World Kidney Day falls on March 10th. How much do you know about kidney health? It’s not something families think about until the doctor mentions a parent has kidney damage or chronic kidney disease (CKD). Here are the facts you need to know and how 24-hour home care can help.

Certain Factors Increase the Risk of Kidney Disease

High blood pressure and diabetes are the leading causes of kidney disease. High blood pressure accounts for around 25% of cases, while diabetes is estimated to cause about 33%. Infections, excessive, long-term use of certain over-the-counter pain relievers, and kidney stones can also damage the kidneys.

There Are Five Stages of CKD

There are five stages of CKD, with stage five known as end-stage renal disease. Healthy kidneys can filter over 90mL of blood each minute. This is known as a glomerular filtration rate (GFR). It’s measured by checking the level of creatinine in the blood.

  • Stage one kidney disease occurs when the GRF is 90 mL.
  • Stage two is down to 60 to 89 mL per minute.
  • Stage three has a GFR level of 30 to 59 mL.
  • Stage four’s GFR is 15 to 29 mL.
  • Stage five is when kidney failure is established, and dialysis may be required. The levels at this point are under 15 mL.

You May Not Notice Any Symptoms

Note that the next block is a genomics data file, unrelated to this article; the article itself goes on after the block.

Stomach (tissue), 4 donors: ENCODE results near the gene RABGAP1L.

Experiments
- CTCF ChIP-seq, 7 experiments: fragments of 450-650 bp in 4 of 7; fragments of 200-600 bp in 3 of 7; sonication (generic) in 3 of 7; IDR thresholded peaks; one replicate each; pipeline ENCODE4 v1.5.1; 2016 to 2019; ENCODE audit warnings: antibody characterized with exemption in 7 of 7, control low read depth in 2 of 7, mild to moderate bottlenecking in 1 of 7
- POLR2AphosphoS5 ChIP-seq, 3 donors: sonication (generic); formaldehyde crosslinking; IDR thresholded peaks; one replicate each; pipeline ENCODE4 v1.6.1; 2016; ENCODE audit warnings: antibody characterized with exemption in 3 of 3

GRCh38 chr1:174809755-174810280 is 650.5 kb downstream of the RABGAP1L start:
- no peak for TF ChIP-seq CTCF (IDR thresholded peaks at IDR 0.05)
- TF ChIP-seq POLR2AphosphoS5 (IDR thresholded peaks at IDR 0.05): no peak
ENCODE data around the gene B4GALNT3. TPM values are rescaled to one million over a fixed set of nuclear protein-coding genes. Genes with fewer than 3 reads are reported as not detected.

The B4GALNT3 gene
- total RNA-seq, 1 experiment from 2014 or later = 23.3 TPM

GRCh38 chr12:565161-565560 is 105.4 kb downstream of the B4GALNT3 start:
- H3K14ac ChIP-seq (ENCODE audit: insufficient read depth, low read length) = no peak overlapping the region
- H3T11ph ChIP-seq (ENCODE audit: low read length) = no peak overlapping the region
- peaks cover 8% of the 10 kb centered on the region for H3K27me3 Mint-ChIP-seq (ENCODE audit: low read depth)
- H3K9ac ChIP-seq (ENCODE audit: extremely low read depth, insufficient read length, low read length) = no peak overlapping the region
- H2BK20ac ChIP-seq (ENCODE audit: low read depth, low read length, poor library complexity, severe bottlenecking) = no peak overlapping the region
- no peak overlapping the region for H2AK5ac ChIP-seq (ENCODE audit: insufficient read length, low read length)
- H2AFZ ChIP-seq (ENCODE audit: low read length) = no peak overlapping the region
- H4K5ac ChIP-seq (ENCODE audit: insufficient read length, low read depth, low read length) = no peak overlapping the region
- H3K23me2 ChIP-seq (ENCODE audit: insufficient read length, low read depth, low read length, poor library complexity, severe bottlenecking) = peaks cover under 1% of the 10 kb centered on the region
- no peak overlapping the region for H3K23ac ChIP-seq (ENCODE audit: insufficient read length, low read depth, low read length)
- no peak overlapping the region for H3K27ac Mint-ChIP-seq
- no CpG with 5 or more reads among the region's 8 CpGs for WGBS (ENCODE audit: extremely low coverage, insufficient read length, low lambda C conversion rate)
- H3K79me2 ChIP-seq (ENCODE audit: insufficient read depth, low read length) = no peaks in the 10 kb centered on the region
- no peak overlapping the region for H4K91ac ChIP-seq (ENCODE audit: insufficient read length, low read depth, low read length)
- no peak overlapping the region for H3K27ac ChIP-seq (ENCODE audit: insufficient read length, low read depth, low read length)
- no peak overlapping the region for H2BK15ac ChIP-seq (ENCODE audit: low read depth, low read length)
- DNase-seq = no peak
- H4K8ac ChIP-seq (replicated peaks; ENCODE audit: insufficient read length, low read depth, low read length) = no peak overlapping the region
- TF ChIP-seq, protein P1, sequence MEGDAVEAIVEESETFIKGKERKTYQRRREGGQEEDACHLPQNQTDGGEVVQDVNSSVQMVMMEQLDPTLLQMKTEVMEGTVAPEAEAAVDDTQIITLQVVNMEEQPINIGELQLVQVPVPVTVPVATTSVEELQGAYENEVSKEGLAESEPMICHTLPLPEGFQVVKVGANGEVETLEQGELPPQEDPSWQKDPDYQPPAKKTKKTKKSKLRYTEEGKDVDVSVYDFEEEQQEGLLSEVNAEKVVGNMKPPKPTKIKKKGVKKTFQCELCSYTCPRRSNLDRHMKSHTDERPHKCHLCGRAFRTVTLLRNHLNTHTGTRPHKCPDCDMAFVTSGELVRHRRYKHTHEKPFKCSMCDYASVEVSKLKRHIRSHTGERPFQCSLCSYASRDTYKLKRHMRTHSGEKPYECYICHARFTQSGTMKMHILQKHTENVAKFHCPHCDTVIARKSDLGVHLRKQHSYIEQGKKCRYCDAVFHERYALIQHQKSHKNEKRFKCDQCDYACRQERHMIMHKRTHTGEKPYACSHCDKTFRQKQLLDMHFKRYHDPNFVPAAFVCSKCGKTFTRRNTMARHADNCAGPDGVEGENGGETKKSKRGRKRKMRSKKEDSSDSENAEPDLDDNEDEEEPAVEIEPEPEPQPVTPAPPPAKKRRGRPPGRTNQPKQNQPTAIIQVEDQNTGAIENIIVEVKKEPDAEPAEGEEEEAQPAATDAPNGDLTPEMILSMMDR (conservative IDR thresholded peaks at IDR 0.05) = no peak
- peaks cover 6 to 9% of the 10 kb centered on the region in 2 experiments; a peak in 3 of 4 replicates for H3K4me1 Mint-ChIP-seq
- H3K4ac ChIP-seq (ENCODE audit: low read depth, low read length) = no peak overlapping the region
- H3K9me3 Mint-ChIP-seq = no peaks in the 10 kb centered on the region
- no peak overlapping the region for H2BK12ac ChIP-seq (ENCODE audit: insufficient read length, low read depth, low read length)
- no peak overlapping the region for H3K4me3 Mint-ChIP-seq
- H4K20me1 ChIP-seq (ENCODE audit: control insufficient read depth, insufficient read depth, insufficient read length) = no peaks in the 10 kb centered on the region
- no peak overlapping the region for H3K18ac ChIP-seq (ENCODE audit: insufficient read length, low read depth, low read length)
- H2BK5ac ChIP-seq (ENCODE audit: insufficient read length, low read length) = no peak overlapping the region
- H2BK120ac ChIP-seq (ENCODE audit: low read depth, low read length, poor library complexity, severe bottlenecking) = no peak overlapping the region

Most people do not notice any symptoms until their kidneys are advanced. Signs include fatigue, lack of appetite, swelling in the ankles, and urine that’s foamy or bloody.

Diet and Medications Are Primary Treatments

Once your mom or dad is diagnosed with CKD, diet and medications are the first treatments. The diet may require your parent to monitor protein and carb intake carefully. Sticking to a low-salt diet is also advised. Fluid intake may need to be moderated in the later stages.

If the damage is severe, dialysis may be needed to help filter the blood. Dialysis treatments can be done at home with proper training. Otherwise, your mom or dad will need someone to drive them to medical offices for these essential treatments.

Depending on the type of dialysis, it can take hours to complete a dialysis session. Hemodialysis done in your parent’s home dialysis is often done three or more times per week and takes up to ten hours to complete. Most people complete the sessions while they sleep. Your parent may need to go in three times a week for up to five hours each time in a center.

The other option is peritoneal dialysis. The blood is cleaned while it’s still in the body. It’s often done at home during everyday activities.

Support a parent after a CKD diagnosis. Arrange to have caregivers available throughout the day and night to help with medication reminders, diet, exercise, and appointment scheduling. Call a specialist in 24-hour home care to learn more.


Chronic Kidney Disease

If you or an aging loved one is considering 24-hour home care in Minneapolis, MN, and the surrounding areas, please contact the friendly staff at CareBuilders at Home Minnesota. Call today 612-260-2273.